The three-legged ding is a ceramic shape that originated in the neolithic period. During the Shang and Zhou dynasties of China's bronze age, ritual vessels had highly specific shapes. In the Shang dynasty (1523-1028 B.C.), the commodious ding, used for the preparation of sacrificial food, was a sturdy, lidless vessel mounted on straight legs. Contact with other cultures introduced new elements in its shape and ornament, and by the time of the Eastern Zhou dynasty (770-256 B.C.) the ding had acquired the refined form with convex lid in which it appears here. The three loops on the lid had practical purposes: they could be used as grips for lifting or as feet for the lid when it was overturned.
The ding had been secularized by this time; bronze vessels continued to be buried with the dead, but they were also presented as state gifts to foreign rulers and preserved and handed down as symbols of family honor and status. Bronze was a costly material, and this ding's large size and refined decoration suggest that it was made for the tomb of a high-ranking person.
The ding provided a ground for ornament. Fantastic creatures, symbols, and sometimes even written characters recording ritual procedures were cast into its surface. On this example, five horizontal bands of continuous patterns in finely detailed decoration cover the lid and body. Zoomorphic forms suggesting dragons and the heads of rams, birds, and cats are interlaced with geometric patterns of restless spirals, striations, S-curves, triangles, scales, and granulations. The top of the lid has a quatrefoil, or four-petal floral design. On the 'knee' of each cabriole leg is an inlaid animal mask, an image from earlier ding forms.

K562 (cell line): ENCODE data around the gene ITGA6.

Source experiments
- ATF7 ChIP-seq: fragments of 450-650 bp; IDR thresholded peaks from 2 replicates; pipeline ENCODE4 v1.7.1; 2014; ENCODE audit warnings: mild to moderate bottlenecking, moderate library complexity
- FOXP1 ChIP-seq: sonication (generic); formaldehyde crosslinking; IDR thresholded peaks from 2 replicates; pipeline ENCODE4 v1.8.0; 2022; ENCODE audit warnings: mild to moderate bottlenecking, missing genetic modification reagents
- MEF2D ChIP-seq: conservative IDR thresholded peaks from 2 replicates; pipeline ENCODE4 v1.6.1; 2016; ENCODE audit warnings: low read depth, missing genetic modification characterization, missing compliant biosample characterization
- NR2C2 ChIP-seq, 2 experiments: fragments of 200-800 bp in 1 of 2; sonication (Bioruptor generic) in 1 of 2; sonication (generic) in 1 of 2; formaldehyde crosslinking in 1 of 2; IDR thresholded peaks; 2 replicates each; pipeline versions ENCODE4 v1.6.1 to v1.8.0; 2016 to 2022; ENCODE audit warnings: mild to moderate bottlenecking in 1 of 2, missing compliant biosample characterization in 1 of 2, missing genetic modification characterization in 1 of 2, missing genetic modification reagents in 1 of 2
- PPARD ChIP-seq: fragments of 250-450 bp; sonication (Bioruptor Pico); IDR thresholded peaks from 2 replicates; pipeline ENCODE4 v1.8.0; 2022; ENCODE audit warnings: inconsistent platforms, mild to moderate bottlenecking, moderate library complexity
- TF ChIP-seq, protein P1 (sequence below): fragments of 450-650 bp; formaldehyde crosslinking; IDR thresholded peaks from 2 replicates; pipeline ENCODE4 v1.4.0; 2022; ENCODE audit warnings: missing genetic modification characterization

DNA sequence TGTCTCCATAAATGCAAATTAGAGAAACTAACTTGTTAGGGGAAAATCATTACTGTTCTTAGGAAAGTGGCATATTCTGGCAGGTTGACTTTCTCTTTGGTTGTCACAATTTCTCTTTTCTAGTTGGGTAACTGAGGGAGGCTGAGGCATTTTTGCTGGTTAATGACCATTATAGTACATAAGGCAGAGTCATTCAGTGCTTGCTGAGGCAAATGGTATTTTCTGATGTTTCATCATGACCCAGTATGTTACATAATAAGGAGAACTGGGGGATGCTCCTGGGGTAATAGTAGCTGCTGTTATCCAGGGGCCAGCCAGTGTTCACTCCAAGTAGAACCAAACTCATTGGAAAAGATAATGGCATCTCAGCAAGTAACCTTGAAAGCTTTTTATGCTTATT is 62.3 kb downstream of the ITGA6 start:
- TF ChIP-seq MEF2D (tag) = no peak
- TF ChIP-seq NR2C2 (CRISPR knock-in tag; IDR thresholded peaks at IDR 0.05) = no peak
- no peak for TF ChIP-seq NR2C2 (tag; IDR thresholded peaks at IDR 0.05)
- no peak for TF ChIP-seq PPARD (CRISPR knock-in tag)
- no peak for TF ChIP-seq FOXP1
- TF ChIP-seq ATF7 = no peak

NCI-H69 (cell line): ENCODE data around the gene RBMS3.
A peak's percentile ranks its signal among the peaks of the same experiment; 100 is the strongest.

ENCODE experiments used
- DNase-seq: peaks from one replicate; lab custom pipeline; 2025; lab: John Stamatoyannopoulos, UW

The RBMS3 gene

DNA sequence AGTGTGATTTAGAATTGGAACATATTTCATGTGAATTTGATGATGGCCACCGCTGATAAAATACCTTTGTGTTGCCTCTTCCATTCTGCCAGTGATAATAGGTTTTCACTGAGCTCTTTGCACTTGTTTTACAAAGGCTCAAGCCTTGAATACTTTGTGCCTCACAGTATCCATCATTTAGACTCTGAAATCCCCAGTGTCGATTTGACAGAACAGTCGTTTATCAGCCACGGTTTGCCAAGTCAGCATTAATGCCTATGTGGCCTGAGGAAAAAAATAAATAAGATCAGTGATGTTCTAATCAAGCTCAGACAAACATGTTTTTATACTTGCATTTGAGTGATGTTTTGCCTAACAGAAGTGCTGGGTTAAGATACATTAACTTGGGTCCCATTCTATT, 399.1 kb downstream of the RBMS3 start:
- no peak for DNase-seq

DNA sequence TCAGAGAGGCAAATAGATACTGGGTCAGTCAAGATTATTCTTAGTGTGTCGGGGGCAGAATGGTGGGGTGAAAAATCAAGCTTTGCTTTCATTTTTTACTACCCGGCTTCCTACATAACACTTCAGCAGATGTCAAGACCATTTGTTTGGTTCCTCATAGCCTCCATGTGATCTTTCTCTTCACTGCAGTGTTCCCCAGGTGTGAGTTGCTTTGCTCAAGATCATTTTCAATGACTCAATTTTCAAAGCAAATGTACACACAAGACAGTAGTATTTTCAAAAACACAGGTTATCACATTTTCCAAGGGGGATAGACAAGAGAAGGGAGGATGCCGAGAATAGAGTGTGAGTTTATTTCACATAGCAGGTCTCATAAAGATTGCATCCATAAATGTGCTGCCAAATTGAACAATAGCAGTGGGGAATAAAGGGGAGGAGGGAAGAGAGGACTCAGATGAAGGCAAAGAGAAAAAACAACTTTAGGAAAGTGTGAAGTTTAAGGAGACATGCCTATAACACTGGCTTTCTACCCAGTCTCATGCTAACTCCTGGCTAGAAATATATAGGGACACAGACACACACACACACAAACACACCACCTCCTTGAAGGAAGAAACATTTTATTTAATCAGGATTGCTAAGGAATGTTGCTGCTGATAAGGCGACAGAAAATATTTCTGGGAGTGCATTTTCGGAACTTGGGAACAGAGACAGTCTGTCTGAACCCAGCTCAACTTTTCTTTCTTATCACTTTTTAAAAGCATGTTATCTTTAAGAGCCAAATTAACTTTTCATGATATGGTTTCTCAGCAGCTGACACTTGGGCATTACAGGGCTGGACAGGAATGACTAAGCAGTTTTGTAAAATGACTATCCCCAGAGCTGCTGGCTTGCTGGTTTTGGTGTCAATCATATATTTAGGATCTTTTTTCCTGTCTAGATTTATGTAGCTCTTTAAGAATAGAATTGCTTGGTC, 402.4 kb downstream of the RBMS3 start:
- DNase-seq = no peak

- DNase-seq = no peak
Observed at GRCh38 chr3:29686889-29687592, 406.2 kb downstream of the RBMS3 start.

It has been suggested that the animal imagery on dings like this is related to an old fable. According to the legend, in the Xia dynasty of China nine dings were made and decorated with a myriad of animals. These nine dings became symbols of the ruling dynasty and were passed on to subsequent dynasties. Centuries later dings continued to show lively animal heads, or abstracted and stylized animal forms, as part of their decoration.
[This text is excerpted and modified from department records and the following published source: Lorna Price, Masterpieces from the Los Angeles County Museum of Art Collection (Los Angeles: Los Angeles County Museum of Art, 1988), 82.]
The Lidow ding is related stylistically to a cache of fine ancient bronzes discovered when a severe rainstorm washed down a cliff near the village of Liyu (northern Shanxi province) in 1923. Recent research places the vessel's production at Houma, an enormous foundry located in the Shanxi province, during the Eastern Zhou period.
This period was plagued by constant warfare. The fortunes of the royal house of Zhou were in decline. Anarchy among the vassal states and marauding nomadic tribes from the north had weakened the unity of China. Yet this era produced a renaissance in the arts-particularly in the fifth and sixth centuries-largely due to the artistic imagination and technical mastery of the Zhou bronze casters, demonstrated by the quality of the Lidow ding.
In ancient China the piece-mold bronze casting technique was used. Vessels were made in an assembly-line setting, where the production of a single object moved through separate manufacturing stages, each carried out by specially trained workers. The individual pieces were cast in molds, then assembled. In this example, the three feet were made first and the body was cast onto them. The lid was cast separately. This process allowed metalsmiths both to produce multiple vessels of the same shape and to achieve the finely detailed decoration seen here.
[This information is excerpted and modified from the following published sources: 1. Lorna Price, Masterpieces from the Los Angeles County Museum of Art Collection (Los Angeles: Los Angeles County Museum of Art, 1988), 82. 2)George Kuwayama, 'The Lidow Ting,' Los Angeles County Museum of Art Bulletin 23 (1976): 7.]